The Prince qualified as a helicopter pilot in 1974 before joining 845 Naval Air Squadron, which operated from the Commando carrier HMS Hermes. On 9th February 1976, The Prince took command of the coastal minehunter HMS Bronington for his last nine months in the Navy.
On 29th July 1981, The Prince of Wales married Lady Diana Spencer in St Paul’s Cathedral who became HRH The Princess of Wales.
The Princess was born on 1st July 1961, at Park House on The Queen’s estate at Sandringham, Norfolk. She lived there until the death in 1975 of her grandfather, the 7th Earl, when the family moved to the Spencer family seat at Althorp House in Northamptonshire.
Lady Diana’s father, then Viscount Althorp and later the eighth Earl Spencer, had been an equerry to both George VI and The Queen. Her maternal grandmother, Ruth, Lady Fermoy, was a close friend and lady in waiting to The Queen Mother.
The Prince and Princess of Wales had two sons: Prince William, born on 21st June 1982; and Prince Harry, born on 15th September 1984.
From the time of their marriage, The Prince and Princess of Wales went on overseas tours and carried out many engagements together in the UK.
On 9th December 1992, The Prime Minister, John Major, announced to the House of Commons that The Prince and Princess of Wales had agreed to separate.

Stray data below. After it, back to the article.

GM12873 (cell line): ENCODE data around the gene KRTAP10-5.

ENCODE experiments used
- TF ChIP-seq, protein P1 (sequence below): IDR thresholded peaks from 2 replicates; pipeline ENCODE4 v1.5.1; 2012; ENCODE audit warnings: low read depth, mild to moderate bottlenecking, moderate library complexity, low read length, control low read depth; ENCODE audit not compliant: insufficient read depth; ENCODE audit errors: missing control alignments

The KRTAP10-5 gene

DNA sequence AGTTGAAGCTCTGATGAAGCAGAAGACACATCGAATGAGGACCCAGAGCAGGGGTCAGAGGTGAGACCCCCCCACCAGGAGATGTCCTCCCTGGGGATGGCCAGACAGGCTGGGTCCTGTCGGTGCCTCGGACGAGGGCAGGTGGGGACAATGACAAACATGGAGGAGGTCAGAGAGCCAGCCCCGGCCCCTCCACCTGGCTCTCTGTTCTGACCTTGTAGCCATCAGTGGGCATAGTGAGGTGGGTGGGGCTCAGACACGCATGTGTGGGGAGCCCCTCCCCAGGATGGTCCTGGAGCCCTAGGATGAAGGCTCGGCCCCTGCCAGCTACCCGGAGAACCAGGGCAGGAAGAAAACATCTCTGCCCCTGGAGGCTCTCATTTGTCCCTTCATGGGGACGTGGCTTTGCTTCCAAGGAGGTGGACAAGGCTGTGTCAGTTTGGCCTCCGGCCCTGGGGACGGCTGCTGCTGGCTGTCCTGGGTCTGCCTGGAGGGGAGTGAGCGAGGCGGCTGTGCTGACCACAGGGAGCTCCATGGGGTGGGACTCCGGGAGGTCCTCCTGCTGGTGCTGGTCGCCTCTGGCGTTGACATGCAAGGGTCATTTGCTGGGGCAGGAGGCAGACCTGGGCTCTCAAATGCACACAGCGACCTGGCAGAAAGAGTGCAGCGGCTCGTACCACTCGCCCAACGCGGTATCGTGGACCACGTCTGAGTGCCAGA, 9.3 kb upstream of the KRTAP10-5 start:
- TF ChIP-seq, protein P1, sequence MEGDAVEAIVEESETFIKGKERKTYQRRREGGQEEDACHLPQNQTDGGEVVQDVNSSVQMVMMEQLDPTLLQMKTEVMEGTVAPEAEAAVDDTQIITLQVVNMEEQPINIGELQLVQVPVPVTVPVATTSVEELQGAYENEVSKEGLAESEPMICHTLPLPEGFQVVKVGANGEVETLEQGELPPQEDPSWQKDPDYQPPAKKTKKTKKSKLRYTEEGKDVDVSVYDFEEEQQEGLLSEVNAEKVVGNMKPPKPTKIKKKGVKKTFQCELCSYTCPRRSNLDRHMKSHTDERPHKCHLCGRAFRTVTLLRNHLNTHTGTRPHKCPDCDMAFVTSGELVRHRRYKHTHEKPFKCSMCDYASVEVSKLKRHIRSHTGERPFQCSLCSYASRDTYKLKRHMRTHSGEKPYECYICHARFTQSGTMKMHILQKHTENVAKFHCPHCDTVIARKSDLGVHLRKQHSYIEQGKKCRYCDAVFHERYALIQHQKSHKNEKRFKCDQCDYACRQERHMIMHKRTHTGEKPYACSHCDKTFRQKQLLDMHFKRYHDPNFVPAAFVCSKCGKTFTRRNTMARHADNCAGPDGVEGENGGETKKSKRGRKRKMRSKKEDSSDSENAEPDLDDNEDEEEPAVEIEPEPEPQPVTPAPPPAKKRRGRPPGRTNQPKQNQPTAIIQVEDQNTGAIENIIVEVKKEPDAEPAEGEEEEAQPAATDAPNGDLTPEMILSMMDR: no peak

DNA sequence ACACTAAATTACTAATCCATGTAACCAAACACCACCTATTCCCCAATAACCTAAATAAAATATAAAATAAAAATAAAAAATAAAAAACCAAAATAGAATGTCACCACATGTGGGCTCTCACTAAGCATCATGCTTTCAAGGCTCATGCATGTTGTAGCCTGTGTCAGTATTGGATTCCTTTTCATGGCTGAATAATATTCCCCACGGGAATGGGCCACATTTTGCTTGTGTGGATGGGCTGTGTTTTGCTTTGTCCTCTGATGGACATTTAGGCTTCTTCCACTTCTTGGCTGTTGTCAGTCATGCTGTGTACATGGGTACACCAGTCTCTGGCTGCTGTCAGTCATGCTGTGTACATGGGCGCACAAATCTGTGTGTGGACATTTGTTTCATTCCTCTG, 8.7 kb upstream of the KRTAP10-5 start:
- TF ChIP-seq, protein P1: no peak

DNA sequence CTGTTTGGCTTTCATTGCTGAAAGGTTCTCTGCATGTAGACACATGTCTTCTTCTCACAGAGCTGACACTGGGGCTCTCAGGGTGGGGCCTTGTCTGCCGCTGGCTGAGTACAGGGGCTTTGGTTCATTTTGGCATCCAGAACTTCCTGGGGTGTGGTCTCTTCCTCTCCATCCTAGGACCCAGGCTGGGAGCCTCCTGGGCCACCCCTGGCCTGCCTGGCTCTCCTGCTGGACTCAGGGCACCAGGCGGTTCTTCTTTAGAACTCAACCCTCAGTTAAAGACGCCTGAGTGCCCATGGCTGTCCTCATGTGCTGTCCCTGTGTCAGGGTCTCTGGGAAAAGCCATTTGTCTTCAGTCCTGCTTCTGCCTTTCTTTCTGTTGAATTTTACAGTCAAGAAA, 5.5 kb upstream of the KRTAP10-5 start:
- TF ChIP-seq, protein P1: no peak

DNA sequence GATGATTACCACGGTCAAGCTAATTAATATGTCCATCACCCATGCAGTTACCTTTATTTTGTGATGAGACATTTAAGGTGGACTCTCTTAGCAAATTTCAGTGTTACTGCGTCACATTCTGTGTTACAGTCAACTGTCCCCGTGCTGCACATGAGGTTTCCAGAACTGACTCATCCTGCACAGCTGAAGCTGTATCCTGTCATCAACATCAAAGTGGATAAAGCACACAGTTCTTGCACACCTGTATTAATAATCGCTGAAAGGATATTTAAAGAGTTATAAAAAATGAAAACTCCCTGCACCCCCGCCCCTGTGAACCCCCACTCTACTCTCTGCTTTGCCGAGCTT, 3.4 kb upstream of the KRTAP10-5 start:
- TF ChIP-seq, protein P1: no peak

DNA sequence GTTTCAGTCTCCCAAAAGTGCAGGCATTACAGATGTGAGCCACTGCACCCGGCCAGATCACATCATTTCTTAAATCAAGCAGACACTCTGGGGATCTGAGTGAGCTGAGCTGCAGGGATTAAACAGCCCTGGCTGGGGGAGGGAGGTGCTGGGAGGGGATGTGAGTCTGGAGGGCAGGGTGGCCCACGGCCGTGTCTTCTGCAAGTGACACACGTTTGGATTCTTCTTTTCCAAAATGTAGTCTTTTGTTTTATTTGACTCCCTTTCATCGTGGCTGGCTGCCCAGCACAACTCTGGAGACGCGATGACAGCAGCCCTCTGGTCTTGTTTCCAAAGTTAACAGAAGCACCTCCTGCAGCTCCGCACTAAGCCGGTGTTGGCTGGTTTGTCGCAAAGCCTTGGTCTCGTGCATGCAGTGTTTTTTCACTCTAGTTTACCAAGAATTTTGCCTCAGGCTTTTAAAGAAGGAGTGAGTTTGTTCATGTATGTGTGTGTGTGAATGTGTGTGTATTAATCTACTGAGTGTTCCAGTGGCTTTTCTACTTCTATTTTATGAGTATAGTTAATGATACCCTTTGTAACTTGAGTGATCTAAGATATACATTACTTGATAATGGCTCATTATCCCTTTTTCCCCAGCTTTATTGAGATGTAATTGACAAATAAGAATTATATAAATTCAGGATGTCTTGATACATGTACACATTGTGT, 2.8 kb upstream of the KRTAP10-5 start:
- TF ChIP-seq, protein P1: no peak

The marriage was dissolved on 28th August, 1996. The Princess was still regarded as a member of the Royal Family. She continued to live at Kensington Palace and to carry out her public work for a number of charities.
When The Princess was killed in a car crash in Paris on 31st August 1997, The Prince of Wales flew to Paris with her two sisters to bring her body back to London. The Princess lay in the Chapel Royal at St James’s Palace until the night before the funeral.
On the day of the funeral, The Prince of Wales accompanied his two sons, aged 15 and 12 at the time, as they walked behind the coffin from The Mall to Westminster Abbey. With them were The Duke of Edinburgh and The Princess’s brother, Earl Spencer.
The Prince of Wales asked the media to respect his sons’ privacy, to allow them to lead a normal school life. In the following years, Princes William and Harry, who are second and sixth in line to the throne, accompanied their father on a limited number of official engagements in the UK and abroad.
On 9th April 2005, The Prince of Wales and Mrs Parker Bowles were married in a civil ceremony at the Guildhall, Windsor.
After the wedding, Mrs Parker Bowles became known as HRH The Duchess of Cornwall.
The Prince of Wales and The Duchess of Cornwall were joined by around 800 guests at a Service of Prayer and Dedication at St George’s Chapel, Windsor Castle.
The Service was followed by a reception at Windsor Castle hosted by Her Majesty The Queen.
The Duchess supports The Prince of Wales in his work. Through the years, His Royal Highness developed a wide range of interests which are today reflected in The Prince of Wales’s Charities, a group of not-for-profit organisations of which The Prince of Wales is Patron or President.
These interests are also reflected in the list of more than 400 organisations of which His Royal Highness is Patron or President.
The Prince’s interest in fields such as the built environment, global sustainability, youth opportunity, education and faith have been elaborated over many years in a large number of speeches and articles.